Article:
For the purpose of facilitating an understanding of the invention, there is illustrated in the accompanying drawings a preferred embodiment thereof, from an inspection of which, when considered in connection with the following description, the invention, its construction and operation, and many of its advantages should be readily understood and appreciated.
FIG. 1 is a perspective view of a fragmentary portion of a tool incorporating the features of the present invention being depicted tensioning a lock wire and crimping a ferrule thereon;
FIG. 2 is a perspective view of the tool, with a palm-grip ratchet, depicted in phantom, to rotate the actuator of such tool;
FIG. 3 is a plan view of the tool;
FIG. 4 is an exploded view of the tool;
FIG. 5 is an enlarged sectional view taken along the line 5--5 of 3;
FIG. 6 is a sectional view taken along the line 6--6 of FIG. 5;
FIG. 7 is a sectional view taken along the line 7--7 of FIG. 5;
FIG. 8 is a sectional view taken along the line 8--8 of FIG. 5;
FIG. 9 is a sectional view taken along the line 9--9 of FIG. 5;
FIG. 10 is a sectional view taken along the line 10--10 of FIG. 5;
FIG. 11 is a perspective view of the cam in the tool;
FIG. 12 is a side view of the tool, partially in elevation and partially in section, in position to start tensioning a wire;
FIG. 13 is a view like FIG. 12, but with the tool in a position after have tensioned the wire and in the midst of crimping the ferrule;
FIG. 14 is a view like FIG. 13, but with the tool in a position after having crimped the ferrule and the wire beyond the ferrule loosened;
FIG. 14A is a perspective view of a replaceable tip on the crimping rod;
FIG. 15 is a side elevational view of a tool incorporating a further embodiment of the invention;
FIG. 16 is a top plan view of the further embodiment;
FIG. 17 is a sectional view taken along the line 17--17 of FIG. 16;
FIG. 18 is a sectional view taken along the line 18--18 of FIG. 16;
FIG. 19 is an enlarged sectional view taken along the line 19--19 of FIG. 15;
FIG. 20 is an elevational view of one side of the main or crimping cam;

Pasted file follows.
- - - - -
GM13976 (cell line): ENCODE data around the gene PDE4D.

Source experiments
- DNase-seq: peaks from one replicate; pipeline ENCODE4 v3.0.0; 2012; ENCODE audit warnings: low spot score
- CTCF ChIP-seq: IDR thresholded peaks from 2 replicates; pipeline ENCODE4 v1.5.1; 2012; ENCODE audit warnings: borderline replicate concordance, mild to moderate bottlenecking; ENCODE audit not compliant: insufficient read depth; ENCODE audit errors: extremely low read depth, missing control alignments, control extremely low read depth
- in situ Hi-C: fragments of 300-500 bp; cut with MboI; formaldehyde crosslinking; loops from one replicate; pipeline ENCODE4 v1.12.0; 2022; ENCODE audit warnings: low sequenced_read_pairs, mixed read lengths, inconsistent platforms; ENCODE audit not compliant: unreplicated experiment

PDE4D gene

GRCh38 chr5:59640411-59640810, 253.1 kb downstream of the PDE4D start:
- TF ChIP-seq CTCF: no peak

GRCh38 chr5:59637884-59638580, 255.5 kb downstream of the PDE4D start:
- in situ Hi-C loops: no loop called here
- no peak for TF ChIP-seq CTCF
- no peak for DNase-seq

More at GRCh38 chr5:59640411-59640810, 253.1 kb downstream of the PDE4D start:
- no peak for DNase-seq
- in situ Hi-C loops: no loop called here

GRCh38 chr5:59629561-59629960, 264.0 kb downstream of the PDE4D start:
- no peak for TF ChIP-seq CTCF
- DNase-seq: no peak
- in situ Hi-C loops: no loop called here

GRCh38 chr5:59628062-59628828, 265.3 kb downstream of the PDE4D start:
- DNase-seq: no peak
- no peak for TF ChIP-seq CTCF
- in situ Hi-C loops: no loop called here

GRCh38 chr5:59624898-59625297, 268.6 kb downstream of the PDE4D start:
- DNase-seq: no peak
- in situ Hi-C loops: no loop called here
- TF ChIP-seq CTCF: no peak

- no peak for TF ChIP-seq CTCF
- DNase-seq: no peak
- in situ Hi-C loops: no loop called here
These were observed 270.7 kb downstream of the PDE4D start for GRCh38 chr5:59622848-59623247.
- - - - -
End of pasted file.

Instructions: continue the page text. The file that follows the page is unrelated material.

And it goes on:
FIG. 21 is a top plan view of the crimping cam with a portion cut away;
FIG. 22 is an elevational view of the secondary or tensioning cam;
FIG. 23 is a top plan view of the tensioning cam; and
FIG. 24 a perspective view of the second embodiment being used to tension a wire and apply a ferrule thereto.
Turning now to the drawings and more particularly to FIG. 1 thereof, there is depicted the front portion of a tensioning and crimping tool 30 being used to apply a lock wire 31 to a series of bolts 32 each having a plurality of holes 33 through its head. The bolts 32 are used to attach a part 34 to another part (not shown). These bolts have a tendency to loosen during use of the device incorporating such parts. To preclude loosening, a lock wire 31 is threaded through one of the holes 33 in each bolt head. Prior to threading, a ferrule 35 is secured to one end of the lock wire. The wire must be tensioned in order that it will be effective in precluding loosening of the bolts. This is one of the purposes of the tool 30. After the wire is tensioned, continued operation of the tool will automatically crimp a ferrule 35 onto the wire. A ferrule is inserted into the tip of the tool and the wire is threaded through the ferrule and into mechanism that grips the wire. The tool 30 is actuated causing the wire to become tensioned and then automatically to crimp the ferrule. The tool is then detached from the wire and used again.